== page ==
W+M will give access to D.C. At a bargain and Cornell has national reach. Did you also apply to Georgetown? Overall, in terms of placement and enviro programs it doesn't get much better than GULC.

Also keep in mind that in 3 years you might have a change of heart when it comes to enviro law and if you chose L+C, you'd be left high and dry comparatively.

amped
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Re: Lewis & Clark vs. William & Mary vs. Cornell

Postby amped » Sun Feb 28, 2010 3:26 pm

momentumflux wrote:Thanks to everyone who posted here. The leaning seems to be toward Cornell, which is more or less as I anticipated. Here's some more information that y'all requested.

Environmental law programs (that is, a program that grants a certificate in addition to a regular JD) themselves are still relatively rare, with the top 3 being Vermont, Lewis and Clark, and Pace (if I'm not mistaken). Berkeley has a pretty dynamite environmental program, as does Duke -- but I got rejected from Berkeley and waitlisted at Duke. So ... of all the schools to which I've been admitted, L&C is the best for environmental law.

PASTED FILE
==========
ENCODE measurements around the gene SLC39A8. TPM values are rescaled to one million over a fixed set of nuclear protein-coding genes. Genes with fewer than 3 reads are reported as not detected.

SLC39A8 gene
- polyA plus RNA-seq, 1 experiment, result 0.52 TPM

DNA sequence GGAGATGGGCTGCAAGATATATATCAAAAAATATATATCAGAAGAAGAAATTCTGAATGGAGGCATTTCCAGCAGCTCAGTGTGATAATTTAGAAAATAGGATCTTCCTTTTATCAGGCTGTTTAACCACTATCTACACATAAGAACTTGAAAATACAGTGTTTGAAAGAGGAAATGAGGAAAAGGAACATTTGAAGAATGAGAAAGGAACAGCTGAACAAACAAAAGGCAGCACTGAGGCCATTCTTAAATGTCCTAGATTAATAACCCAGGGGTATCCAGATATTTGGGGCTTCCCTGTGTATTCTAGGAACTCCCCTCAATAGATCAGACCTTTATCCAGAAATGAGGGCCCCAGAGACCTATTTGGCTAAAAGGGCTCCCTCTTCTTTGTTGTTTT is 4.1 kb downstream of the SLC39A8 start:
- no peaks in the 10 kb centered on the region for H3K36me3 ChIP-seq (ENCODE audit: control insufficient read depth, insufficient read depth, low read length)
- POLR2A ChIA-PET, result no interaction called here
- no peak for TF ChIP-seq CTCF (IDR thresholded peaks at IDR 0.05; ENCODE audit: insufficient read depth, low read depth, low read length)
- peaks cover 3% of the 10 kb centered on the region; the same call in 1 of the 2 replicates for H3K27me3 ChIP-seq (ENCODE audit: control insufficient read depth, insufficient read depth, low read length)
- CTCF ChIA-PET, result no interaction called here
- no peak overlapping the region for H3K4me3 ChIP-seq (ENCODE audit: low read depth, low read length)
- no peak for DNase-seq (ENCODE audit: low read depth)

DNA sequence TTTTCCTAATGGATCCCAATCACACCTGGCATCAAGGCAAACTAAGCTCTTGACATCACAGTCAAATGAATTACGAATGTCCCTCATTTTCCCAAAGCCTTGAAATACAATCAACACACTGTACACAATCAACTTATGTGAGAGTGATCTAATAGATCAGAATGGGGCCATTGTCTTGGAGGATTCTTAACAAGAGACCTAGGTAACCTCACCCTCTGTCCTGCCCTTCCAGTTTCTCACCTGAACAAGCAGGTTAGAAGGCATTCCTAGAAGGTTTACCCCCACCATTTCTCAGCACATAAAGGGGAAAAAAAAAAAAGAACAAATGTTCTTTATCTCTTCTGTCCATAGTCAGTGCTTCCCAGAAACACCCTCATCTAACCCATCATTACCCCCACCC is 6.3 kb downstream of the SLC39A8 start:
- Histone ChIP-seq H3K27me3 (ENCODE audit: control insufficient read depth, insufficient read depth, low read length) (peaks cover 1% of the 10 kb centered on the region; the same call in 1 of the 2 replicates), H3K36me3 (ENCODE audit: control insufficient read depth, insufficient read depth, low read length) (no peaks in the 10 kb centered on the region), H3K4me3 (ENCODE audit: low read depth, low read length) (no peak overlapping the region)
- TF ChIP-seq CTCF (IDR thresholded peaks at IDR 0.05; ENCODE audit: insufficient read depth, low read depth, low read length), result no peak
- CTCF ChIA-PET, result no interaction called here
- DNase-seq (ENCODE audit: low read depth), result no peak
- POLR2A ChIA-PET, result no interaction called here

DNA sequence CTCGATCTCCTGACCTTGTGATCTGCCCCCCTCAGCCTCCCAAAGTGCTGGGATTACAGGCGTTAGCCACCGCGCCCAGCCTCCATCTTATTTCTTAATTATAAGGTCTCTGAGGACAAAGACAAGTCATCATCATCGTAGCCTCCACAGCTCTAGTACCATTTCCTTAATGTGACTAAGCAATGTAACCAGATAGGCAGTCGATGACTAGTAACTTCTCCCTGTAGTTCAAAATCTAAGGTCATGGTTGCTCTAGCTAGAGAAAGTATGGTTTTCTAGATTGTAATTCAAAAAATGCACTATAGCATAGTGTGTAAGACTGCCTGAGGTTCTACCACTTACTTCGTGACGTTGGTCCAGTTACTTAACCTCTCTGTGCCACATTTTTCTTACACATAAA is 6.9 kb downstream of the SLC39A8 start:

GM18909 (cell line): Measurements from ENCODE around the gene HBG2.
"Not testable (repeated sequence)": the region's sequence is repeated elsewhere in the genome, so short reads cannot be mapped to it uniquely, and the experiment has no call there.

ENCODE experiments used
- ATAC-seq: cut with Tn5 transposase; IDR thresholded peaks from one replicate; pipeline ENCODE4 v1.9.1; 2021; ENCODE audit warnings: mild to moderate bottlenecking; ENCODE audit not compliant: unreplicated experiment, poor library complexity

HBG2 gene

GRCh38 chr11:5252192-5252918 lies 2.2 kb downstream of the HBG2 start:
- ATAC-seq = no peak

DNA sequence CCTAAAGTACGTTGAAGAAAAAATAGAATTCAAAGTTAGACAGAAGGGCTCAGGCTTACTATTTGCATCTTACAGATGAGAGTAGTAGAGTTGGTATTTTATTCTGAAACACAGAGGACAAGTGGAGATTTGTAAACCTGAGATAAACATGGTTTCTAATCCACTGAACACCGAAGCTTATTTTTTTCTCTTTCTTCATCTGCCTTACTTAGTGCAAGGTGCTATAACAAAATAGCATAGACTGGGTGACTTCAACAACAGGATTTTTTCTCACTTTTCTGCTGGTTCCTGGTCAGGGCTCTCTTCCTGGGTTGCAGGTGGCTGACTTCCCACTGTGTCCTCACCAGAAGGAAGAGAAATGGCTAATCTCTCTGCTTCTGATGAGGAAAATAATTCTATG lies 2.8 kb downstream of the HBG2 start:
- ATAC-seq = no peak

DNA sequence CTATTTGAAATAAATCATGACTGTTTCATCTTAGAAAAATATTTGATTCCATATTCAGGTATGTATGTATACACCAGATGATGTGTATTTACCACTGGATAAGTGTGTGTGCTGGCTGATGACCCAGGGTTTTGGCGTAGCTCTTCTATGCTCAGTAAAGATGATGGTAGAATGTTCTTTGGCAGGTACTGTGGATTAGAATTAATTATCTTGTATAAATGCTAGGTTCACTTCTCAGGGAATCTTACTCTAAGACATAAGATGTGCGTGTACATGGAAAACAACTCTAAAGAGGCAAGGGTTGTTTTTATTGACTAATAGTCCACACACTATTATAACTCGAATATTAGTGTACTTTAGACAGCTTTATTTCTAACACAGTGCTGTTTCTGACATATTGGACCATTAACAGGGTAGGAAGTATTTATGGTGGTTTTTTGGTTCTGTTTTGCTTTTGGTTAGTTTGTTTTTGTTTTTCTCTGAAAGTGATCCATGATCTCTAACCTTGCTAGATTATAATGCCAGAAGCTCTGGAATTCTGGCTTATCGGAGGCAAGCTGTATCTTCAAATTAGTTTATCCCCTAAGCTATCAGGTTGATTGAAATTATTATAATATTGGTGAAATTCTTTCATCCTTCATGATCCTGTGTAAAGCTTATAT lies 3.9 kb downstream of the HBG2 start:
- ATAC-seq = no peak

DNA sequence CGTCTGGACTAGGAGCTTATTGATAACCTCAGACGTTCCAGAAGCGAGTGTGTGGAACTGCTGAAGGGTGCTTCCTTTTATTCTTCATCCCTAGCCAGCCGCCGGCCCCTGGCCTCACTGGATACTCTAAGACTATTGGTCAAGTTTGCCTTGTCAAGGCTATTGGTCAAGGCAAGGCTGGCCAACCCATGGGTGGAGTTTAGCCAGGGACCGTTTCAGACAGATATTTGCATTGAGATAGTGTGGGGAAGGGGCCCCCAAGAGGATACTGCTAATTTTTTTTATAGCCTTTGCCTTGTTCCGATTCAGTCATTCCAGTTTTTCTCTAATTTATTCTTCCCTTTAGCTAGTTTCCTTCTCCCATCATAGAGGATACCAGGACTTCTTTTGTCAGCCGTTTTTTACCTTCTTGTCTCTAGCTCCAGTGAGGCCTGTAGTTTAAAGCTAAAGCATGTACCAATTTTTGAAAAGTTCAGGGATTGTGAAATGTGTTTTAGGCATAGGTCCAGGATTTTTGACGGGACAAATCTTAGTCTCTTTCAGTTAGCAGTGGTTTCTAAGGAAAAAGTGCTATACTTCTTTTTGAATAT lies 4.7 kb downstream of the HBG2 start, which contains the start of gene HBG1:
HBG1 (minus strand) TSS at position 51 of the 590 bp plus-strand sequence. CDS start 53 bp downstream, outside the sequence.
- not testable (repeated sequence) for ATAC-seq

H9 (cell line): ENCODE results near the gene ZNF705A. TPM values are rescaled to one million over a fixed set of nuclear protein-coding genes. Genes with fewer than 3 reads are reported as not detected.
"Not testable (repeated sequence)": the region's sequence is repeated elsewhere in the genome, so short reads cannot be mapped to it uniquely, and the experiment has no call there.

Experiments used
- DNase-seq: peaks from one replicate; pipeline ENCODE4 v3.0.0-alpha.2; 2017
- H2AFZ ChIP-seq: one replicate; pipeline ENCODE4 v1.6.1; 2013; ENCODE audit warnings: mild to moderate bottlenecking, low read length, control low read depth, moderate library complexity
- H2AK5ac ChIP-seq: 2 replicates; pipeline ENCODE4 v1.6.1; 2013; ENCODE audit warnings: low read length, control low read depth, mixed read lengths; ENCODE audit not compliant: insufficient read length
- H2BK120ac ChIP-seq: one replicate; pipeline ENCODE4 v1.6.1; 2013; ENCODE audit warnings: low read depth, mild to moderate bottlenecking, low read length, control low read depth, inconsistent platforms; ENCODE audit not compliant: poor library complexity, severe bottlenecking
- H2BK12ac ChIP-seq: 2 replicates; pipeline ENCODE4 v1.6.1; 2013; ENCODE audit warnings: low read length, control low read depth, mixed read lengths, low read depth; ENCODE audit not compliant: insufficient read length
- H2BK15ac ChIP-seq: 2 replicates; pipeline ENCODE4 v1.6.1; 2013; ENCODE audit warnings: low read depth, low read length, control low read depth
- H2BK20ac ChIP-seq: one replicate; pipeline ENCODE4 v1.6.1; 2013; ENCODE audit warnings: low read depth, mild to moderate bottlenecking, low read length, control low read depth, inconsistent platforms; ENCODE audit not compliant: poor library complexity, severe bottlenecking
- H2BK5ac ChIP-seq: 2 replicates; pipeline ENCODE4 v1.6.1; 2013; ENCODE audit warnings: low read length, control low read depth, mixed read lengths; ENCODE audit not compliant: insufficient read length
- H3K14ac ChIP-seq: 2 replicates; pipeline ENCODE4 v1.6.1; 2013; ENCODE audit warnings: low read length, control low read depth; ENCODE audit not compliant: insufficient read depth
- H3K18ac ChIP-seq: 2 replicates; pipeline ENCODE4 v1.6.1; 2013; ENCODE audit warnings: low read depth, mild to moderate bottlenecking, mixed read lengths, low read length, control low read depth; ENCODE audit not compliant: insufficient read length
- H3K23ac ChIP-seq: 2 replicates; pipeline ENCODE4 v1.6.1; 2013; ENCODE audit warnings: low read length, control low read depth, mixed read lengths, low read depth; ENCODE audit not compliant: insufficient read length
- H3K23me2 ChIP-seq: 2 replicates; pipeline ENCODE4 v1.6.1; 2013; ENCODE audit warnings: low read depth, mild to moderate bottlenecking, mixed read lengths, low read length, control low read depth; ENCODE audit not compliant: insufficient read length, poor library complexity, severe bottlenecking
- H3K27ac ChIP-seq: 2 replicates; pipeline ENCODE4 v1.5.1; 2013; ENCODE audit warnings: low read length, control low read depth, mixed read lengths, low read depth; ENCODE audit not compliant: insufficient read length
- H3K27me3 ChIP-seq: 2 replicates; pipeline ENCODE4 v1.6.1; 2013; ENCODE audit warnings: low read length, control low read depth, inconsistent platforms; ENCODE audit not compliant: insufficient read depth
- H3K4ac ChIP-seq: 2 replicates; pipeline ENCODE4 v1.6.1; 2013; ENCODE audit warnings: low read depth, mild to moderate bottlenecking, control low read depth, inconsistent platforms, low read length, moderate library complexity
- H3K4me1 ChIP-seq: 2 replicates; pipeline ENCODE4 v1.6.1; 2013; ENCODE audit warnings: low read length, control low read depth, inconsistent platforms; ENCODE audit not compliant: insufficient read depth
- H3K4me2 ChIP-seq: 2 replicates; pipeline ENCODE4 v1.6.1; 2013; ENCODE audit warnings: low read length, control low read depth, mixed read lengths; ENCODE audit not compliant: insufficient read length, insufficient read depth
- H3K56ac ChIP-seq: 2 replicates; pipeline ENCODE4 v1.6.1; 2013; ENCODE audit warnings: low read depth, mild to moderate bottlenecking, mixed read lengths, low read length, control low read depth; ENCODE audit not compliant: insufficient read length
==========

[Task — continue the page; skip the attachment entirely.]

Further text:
One poster asked why L&C is in the running at all, and that is an understandable question given the school's 61 USN ranking (which does admittedly look shabby compared to W&M or Cornell). The answer is two-fold. Lewis and Clark offers some programs that vastly outperform its standard classes: it's environmental program is ranked 2 right now and has been ranked 1 for something like 7 of the last 10 years; similarly, it's IP and legal writing programs are in the top 20. The second part of the answer is Portland: it is a great city and tremendously more enticing than Williamsburg or Ithaca.

Some of you have asked about my career aspirations if not biglaw. The straight answer is that I'm not entirely sure about what I want to do. But I could easily imagine myself working for an environmental law nonprofit like the Sierra Club or the Natural Resources Defense Council. I'm particularly interested in helping the legal community become more scientifically literate and helping to make our environmental regulations make ecological sense; in that vein, working for the Union of Concerned Scientists would be pretty awesome. I could imagine working for the EPA or some similar state agency or for the Parks Service. Also, the idea of becoming a judge or a law professor someday is pretty cool.